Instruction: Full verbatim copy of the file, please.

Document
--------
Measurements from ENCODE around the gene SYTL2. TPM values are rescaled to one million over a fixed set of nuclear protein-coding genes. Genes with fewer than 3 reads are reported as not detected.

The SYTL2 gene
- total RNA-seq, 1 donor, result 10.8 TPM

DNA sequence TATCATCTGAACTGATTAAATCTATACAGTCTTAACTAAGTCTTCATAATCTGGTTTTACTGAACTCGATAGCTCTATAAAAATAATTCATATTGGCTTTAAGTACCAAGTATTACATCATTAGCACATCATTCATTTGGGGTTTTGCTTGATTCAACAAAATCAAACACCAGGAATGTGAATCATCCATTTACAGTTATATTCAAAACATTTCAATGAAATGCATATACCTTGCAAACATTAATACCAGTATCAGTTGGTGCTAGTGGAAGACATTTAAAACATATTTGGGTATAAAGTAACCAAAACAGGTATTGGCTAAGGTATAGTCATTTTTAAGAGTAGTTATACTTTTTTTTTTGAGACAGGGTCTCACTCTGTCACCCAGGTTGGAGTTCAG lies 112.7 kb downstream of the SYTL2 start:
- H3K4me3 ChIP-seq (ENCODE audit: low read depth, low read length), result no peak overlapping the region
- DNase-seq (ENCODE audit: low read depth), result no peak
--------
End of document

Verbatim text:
Measurements from ENCODE around the gene SYTL2. TPM values are rescaled to one million over a fixed set of nuclear protein-coding genes. Genes with fewer than 3 reads are reported as not detected.

The SYTL2 gene
- total RNA-seq, 1 donor, result 10.8 TPM

DNA sequence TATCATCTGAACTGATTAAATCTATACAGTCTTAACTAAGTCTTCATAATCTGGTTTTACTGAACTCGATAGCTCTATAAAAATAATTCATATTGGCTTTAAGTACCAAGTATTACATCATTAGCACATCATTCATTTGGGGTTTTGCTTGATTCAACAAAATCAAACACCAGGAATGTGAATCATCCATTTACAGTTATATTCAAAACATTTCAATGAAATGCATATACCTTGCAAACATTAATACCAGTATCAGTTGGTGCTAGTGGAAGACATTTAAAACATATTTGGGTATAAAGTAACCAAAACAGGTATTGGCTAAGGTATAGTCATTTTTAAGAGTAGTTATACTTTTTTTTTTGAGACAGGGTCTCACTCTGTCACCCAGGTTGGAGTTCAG lies 112.7 kb downstream of the SYTL2 start:
- H3K4me3 ChIP-seq (ENCODE audit: low read depth, low read length), result no peak overlapping the region
- DNase-seq (ENCODE audit: low read depth), result no peak